The New York Times has just reported that European government officials have been taking pains to entertain corporations' deregulatory demands for the Trans-Atlantic Free Trade Agreement (TAFTA). The European Commission appears to have mistakenly released minutes of confidential government meetings held with U.S. and European corporations to see how their priorities could shape the proposed U.S.-EU deal. This may not come as a shock to those in the U.S. who know that the Obama administration has been regularly soliciting private advice on both TAFTA and the Trans-Pacific Partnership (TPP) from about 600 corporate trade "advisors" who are granted privileged access to negotiators and secretive trade texts.
But the just-released minutes of the meetings between EU officials and U.S. and European corporate heads (among other documents unearthed by Corporate Europe Observatory and the New York Times) reveal the incredible extent to which corporations are pushing for TAFTA to rewrite health, environmental, financial and other safeguards to be more convenient to industry interests. Here are a few of the sweeping TAFTA demands explicitly expressed by the corporations of the U.S. Chamber of Commerce and BusinessEurope.
- Corporations should get to write their own regulations: The U.S. Chamber of Commerce and BusinessEurope asked U.S. and EU officials to use TAFTA to establish a process for future policy development in which industry “stakeholders” on both sides of the Atlantic would be “at the table with regulators to essentially co-write regulation.” That is, the rules intended to keep banks from gambling with our money, to keep energy corporations from polluting our air, and to keep the food industry from contaminating our meals...should be written by the corporations themselves.
- Rules that cater to multinational corporations should be considered as an alternative to "domestic-oriented" safeguards: The corporate conglomerates asked the EU and U.S. government officials to establish in TAFTA a new methodology for second-guessing new consumer and environmental safeguards, pausing before enactment of the new protections to ask whether they are sufficiently convenient to trans-Atlantic corporations. In particular, they asked that regulators consider the possible "benefits" of scrapping proposed "domestic-oriented regulation" in favor of a "transatlantic regulatory alternative." Even the European Commission noted that this "would seem problematic, as most regulators will be mandated to achieve certain objectives in view of their domestic market and its citizens." Ditching the core democratic tenet that policies should be made on behalf of the electorate? Yes, that would be problematic.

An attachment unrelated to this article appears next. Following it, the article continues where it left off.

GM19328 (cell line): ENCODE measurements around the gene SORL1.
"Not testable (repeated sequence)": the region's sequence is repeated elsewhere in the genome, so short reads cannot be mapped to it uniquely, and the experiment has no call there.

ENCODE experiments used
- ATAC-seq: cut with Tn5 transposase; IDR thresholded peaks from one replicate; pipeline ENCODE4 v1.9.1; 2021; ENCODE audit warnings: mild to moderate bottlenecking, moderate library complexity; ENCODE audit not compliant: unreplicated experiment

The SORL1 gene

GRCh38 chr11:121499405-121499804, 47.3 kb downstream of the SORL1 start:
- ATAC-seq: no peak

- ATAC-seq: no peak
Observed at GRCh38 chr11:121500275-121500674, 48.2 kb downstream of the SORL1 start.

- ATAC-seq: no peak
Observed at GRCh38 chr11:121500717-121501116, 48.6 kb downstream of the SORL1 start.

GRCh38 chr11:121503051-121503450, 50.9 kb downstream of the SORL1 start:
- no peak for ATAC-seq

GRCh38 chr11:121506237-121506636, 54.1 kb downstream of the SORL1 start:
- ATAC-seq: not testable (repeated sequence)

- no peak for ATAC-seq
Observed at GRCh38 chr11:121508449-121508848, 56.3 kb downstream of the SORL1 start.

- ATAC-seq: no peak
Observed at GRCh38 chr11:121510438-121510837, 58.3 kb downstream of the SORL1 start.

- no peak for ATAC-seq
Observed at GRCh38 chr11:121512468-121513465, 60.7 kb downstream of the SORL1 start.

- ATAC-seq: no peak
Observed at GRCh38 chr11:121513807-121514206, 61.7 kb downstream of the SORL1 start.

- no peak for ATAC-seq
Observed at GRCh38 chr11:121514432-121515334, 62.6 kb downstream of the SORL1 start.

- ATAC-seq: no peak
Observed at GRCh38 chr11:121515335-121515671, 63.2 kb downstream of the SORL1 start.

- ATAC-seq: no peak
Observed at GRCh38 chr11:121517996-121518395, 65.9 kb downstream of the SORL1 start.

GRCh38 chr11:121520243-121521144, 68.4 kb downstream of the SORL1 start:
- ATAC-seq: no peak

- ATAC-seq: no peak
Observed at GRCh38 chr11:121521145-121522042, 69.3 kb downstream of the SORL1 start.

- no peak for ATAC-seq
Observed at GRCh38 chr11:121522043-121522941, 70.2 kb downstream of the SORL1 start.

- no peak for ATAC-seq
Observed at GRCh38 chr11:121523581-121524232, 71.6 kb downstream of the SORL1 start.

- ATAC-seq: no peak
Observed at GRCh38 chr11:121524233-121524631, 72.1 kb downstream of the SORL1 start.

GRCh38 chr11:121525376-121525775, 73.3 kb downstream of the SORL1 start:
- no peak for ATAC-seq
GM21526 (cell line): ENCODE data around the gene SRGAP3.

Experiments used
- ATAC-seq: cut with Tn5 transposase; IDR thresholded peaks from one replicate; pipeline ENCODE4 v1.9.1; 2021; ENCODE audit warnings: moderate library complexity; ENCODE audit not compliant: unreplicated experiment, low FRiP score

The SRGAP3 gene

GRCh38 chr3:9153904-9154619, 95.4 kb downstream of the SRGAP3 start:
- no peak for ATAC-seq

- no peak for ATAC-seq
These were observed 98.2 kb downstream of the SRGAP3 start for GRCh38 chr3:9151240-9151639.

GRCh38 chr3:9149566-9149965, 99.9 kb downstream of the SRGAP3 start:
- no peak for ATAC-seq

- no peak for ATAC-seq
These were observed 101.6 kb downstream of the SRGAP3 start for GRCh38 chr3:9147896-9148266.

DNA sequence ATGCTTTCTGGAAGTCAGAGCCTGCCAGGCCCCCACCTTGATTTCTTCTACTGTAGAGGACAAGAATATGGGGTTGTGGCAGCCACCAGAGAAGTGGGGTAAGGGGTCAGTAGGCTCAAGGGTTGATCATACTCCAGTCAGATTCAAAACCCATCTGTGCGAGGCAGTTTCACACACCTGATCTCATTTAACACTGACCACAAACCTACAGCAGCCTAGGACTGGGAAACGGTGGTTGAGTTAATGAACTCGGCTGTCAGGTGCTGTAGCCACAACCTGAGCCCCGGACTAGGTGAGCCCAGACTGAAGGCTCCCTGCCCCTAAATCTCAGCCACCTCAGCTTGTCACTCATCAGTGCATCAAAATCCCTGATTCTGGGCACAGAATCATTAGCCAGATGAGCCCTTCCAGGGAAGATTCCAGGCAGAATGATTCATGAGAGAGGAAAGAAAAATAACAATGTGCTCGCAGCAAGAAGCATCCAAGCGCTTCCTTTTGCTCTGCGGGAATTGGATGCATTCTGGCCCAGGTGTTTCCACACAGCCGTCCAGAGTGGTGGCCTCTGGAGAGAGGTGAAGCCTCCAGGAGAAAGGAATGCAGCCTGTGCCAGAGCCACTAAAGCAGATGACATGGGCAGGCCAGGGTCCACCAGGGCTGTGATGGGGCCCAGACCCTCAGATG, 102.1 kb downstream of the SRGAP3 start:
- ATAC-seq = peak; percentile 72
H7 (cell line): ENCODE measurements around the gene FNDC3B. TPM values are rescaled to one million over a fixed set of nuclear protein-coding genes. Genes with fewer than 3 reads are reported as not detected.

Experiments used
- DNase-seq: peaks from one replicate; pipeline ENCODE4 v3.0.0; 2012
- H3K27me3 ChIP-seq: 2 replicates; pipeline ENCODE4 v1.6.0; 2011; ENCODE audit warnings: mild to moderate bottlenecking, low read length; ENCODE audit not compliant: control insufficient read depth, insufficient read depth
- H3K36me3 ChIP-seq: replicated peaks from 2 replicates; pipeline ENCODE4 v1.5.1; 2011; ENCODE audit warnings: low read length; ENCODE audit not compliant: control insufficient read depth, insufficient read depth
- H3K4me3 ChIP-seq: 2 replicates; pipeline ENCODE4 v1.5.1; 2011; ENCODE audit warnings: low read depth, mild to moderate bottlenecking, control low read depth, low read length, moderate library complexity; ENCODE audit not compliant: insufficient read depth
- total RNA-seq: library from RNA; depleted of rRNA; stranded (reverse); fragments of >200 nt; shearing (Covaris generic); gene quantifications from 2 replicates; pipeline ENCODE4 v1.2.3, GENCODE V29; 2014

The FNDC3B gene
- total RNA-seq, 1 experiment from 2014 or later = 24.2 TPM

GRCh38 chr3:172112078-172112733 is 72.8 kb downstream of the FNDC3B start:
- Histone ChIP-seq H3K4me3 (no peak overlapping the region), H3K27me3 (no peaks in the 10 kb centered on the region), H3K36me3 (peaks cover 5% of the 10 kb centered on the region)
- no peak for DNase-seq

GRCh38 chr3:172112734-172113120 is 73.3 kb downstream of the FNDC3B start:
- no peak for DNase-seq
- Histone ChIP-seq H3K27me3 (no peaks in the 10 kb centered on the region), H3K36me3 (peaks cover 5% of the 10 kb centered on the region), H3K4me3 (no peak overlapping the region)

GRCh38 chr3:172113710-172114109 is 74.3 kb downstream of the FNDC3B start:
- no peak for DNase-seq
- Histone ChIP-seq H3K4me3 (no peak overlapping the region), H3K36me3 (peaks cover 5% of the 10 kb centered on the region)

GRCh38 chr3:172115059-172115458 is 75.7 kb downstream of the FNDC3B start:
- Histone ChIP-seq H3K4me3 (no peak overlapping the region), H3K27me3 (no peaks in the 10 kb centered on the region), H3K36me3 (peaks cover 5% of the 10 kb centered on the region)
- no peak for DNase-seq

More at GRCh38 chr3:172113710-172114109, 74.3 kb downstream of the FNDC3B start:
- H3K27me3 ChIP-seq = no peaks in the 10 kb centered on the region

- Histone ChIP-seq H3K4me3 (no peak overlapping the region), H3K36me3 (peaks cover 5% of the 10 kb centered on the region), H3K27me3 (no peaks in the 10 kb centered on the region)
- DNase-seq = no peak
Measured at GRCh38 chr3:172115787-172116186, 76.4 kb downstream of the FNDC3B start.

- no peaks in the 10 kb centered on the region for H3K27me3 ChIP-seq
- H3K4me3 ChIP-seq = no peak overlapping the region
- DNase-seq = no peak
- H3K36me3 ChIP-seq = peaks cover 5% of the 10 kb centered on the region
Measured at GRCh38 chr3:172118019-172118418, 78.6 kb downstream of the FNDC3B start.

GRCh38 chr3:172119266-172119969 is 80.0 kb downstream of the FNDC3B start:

- Foreign products that do not meet domestic standards should be allowed if foreign regulators mean well: The U.S. Chamber of Commerce has been pushing for TAFTA to include obligations for European products and services that do not meet U.S. standards to be allowed in the U.S. under a process called “equivalence" -- in which EU regulations, though different, would be deemed roughly "equivalent" to U.S. protections (the same would apply for U.S. products in the EU). Now the unearthed minutes of the private meeting between European officials and corporate representatives reveal that the Chamber would like TAFTA to require such automatic U.S. acceptance of European products and services on the mere basis that both sides' vaguely-worded regulatory objectives sound similar. In the private meeting minutes, the European Commission notes, "Chamber pushing strongly for 'top'-down, i.e. ‘if general objectives’ of regulation are the same we shall consider the regulations as equivalent without a thorough assessment." Such a reckless approach to consumer safeguards could threaten everything from the safety of milk to the stability of banks.
These unabashed corporate demands, and the European government's careful consideration of them, reveal what's at stake in TAFTA. The safety standards on which we rely daily for our food, the energy policies needed to avert climate catastrophe, and the Wall Street reforms designed to prevent another financial crisis--these are policies that should be determined in open, democratic venues where we have a say. Not in backroom discussions between government officials and corporate executives. Not under the guise of a "trade" deal.